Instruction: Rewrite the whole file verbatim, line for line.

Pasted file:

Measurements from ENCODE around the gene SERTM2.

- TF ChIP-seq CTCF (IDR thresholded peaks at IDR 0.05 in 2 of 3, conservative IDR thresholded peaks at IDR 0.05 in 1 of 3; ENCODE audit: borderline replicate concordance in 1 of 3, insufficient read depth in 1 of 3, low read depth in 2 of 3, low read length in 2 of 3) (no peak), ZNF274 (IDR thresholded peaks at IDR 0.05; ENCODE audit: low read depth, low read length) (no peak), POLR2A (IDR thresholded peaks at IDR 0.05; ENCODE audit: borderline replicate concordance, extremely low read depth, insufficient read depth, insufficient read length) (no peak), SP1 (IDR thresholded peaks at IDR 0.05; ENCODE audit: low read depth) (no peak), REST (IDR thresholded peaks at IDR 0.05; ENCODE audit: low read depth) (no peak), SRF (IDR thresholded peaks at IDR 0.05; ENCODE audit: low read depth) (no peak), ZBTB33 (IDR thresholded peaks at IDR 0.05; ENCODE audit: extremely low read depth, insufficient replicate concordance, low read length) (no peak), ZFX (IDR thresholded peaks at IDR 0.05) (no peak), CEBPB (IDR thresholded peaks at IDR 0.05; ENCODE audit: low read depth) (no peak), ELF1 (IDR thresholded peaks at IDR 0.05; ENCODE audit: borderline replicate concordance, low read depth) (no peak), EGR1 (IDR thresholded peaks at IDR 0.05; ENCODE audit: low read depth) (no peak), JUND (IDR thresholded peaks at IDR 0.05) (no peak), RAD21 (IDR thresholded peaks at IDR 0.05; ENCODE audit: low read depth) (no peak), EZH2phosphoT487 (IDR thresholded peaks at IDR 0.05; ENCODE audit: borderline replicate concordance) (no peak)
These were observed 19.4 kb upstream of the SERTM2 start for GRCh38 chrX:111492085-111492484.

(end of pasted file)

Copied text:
Measurements from ENCODE around the gene SERTM2.

- TF ChIP-seq CTCF (IDR thresholded peaks at IDR 0.05 in 2 of 3, conservative IDR thresholded peaks at IDR 0.05 in 1 of 3; ENCODE audit: borderline replicate concordance in 1 of 3, insufficient read depth in 1 of 3, low read depth in 2 of 3, low read length in 2 of 3) (no peak), ZNF274 (IDR thresholded peaks at IDR 0.05; ENCODE audit: low read depth, low read length) (no peak), POLR2A (IDR thresholded peaks at IDR 0.05; ENCODE audit: borderline replicate concordance, extremely low read depth, insufficient read depth, insufficient read length) (no peak), SP1 (IDR thresholded peaks at IDR 0.05; ENCODE audit: low read depth) (no peak), REST (IDR thresholded peaks at IDR 0.05; ENCODE audit: low read depth) (no peak), SRF (IDR thresholded peaks at IDR 0.05; ENCODE audit: low read depth) (no peak), ZBTB33 (IDR thresholded peaks at IDR 0.05; ENCODE audit: extremely low read depth, insufficient replicate concordance, low read length) (no peak), ZFX (IDR thresholded peaks at IDR 0.05) (no peak), CEBPB (IDR thresholded peaks at IDR 0.05; ENCODE audit: low read depth) (no peak), ELF1 (IDR thresholded peaks at IDR 0.05; ENCODE audit: borderline replicate concordance, low read depth) (no peak), EGR1 (IDR thresholded peaks at IDR 0.05; ENCODE audit: low read depth) (no peak), JUND (IDR thresholded peaks at IDR 0.05) (no peak), RAD21 (IDR thresholded peaks at IDR 0.05; ENCODE audit: low read depth) (no peak), EZH2phosphoT487 (IDR thresholded peaks at IDR 0.05; ENCODE audit: borderline replicate concordance) (no peak)
These were observed 19.4 kb upstream of the SERTM2 start for GRCh38 chrX:111492085-111492484.